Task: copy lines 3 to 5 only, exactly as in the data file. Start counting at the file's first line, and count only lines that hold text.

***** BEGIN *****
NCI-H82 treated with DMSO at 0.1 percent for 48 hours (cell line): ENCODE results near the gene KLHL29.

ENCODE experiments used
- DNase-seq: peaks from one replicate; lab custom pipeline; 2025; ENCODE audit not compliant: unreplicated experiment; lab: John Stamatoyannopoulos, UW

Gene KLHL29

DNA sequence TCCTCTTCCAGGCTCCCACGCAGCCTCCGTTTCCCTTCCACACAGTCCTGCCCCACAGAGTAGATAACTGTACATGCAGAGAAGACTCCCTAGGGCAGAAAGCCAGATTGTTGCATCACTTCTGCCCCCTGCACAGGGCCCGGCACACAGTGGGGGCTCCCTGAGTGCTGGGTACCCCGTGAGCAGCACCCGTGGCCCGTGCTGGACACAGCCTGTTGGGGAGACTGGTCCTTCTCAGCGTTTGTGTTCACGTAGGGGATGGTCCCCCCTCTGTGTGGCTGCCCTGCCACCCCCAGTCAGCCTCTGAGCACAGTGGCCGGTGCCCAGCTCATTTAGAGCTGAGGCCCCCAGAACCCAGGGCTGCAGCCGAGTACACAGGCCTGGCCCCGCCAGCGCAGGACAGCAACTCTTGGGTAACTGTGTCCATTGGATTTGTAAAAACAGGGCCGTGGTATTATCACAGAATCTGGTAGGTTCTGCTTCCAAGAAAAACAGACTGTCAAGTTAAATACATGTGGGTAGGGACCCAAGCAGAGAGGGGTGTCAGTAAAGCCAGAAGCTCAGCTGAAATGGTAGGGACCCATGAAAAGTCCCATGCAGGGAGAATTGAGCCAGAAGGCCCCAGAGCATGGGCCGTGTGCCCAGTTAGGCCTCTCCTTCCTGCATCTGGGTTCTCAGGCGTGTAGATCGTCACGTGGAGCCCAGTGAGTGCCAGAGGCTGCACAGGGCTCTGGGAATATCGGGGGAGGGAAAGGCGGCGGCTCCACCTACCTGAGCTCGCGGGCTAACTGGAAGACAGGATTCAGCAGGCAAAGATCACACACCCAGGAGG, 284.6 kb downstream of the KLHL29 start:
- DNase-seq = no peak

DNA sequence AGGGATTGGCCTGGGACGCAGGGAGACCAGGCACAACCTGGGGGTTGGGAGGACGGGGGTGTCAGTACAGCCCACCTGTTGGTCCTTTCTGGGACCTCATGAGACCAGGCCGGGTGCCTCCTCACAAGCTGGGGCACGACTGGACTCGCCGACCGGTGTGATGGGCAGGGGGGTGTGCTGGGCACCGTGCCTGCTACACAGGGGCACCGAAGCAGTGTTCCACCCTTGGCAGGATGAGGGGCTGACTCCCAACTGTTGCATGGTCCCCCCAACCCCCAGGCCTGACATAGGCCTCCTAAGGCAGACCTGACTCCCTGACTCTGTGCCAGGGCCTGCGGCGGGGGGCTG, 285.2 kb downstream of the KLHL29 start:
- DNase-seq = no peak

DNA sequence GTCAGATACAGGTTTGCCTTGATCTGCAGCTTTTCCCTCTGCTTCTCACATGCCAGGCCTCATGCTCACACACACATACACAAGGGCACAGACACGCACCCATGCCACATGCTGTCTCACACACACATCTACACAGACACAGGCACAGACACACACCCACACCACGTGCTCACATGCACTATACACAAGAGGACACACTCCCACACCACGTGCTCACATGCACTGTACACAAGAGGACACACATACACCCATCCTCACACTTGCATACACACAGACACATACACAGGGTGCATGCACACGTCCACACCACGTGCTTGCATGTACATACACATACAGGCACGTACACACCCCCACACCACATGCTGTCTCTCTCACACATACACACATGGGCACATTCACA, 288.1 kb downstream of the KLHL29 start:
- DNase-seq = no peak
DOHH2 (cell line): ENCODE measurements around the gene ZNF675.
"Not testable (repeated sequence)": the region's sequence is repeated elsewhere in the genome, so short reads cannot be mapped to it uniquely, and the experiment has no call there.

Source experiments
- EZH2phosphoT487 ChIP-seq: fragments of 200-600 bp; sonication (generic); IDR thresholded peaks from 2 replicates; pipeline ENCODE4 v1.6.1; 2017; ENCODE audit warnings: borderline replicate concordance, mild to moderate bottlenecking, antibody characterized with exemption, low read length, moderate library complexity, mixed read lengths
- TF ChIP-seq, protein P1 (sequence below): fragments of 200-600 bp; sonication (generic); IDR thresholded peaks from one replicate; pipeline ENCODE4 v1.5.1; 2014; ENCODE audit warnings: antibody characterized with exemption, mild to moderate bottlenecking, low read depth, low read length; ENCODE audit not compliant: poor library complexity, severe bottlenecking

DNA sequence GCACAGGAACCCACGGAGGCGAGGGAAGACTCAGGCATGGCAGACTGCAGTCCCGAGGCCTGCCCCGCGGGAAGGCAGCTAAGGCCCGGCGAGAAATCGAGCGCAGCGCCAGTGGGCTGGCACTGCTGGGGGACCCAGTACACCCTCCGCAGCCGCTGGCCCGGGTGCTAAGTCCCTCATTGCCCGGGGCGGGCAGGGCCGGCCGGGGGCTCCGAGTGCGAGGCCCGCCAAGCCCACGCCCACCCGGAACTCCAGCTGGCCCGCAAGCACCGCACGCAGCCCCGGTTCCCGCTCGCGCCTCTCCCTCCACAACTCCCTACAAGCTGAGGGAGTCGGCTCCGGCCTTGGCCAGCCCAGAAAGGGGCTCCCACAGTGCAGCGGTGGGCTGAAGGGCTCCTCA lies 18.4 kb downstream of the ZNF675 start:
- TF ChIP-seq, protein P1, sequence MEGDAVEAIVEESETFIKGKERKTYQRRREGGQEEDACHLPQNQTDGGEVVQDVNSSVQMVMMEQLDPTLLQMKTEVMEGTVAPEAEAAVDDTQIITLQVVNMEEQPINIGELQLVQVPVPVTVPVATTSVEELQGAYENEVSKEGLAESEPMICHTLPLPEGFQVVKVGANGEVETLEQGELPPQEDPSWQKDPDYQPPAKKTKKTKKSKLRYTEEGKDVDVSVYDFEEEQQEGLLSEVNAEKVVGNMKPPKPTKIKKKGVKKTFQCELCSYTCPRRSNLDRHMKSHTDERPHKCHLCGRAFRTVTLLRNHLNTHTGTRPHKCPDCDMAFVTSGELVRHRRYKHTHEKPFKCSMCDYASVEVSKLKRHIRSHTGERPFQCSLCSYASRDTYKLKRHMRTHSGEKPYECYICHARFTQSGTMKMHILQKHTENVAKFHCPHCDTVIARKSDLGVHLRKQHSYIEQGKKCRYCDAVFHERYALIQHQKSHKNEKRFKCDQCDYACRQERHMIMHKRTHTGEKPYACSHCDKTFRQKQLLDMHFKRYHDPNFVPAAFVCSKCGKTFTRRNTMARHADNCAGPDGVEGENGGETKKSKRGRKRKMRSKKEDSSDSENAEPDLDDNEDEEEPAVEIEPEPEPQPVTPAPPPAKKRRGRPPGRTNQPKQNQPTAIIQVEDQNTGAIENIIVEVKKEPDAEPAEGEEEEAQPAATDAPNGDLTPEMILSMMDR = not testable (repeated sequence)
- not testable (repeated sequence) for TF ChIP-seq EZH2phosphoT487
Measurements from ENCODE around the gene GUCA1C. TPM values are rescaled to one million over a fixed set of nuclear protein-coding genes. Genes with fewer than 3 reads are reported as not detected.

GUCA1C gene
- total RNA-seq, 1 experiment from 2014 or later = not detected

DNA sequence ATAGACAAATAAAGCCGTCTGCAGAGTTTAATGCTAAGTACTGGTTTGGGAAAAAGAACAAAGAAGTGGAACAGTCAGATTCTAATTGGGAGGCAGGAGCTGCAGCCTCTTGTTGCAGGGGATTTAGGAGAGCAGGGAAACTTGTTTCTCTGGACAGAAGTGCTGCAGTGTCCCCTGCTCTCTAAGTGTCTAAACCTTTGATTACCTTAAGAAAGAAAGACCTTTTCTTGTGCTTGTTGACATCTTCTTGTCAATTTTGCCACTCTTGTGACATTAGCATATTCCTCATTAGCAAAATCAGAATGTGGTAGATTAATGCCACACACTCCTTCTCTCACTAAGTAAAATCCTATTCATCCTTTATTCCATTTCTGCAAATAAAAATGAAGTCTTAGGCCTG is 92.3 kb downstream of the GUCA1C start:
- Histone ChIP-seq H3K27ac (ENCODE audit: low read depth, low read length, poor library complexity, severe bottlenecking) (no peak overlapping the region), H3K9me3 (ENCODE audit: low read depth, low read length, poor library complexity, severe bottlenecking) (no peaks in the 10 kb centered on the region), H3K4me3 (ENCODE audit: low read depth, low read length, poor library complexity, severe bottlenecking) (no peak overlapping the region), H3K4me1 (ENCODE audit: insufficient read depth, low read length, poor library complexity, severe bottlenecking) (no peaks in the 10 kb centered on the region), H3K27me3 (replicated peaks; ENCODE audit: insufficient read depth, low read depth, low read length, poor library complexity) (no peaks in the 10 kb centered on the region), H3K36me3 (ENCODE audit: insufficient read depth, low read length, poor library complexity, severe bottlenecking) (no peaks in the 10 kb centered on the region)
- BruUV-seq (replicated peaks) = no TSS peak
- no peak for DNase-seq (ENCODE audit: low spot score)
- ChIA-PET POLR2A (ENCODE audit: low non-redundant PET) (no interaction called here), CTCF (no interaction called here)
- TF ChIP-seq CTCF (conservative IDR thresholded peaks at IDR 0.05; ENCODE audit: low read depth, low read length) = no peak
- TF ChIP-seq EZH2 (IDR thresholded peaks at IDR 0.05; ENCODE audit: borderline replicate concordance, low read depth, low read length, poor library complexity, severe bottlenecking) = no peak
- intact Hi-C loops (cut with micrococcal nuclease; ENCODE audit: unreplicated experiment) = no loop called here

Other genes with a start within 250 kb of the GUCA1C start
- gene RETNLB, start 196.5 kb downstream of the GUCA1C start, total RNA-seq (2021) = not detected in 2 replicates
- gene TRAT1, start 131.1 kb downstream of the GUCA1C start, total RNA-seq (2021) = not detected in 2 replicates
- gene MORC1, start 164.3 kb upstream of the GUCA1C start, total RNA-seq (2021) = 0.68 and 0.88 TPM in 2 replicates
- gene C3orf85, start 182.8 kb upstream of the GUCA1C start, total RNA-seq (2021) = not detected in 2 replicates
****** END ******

- DNase-seq: peaks from one replicate; lab custom pipeline; 2025; ENCODE audit not compliant: unreplicated experiment; lab: John Stamatoyannopoulos, UW

Gene KLHL29

DNA sequence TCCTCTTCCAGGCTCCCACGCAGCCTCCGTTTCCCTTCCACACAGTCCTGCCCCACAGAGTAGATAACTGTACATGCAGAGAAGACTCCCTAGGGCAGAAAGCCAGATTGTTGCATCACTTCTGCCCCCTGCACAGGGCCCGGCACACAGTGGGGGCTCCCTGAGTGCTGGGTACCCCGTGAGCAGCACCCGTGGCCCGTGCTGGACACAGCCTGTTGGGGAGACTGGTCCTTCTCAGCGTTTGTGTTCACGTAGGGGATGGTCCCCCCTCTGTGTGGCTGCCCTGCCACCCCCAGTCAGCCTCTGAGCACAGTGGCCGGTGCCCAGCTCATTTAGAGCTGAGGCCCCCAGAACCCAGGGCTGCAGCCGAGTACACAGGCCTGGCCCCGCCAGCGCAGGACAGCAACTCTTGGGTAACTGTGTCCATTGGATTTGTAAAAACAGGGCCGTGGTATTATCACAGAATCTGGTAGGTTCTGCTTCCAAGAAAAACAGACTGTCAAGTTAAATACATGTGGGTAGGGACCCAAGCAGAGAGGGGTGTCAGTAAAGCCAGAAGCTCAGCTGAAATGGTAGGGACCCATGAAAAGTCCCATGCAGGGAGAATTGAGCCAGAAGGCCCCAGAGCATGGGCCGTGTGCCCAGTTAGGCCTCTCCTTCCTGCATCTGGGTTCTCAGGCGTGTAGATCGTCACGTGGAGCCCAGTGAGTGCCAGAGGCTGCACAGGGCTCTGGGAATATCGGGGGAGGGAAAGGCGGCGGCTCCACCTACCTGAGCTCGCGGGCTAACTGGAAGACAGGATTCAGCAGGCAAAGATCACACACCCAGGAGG, 284.6 kb downstream of the KLHL29 start: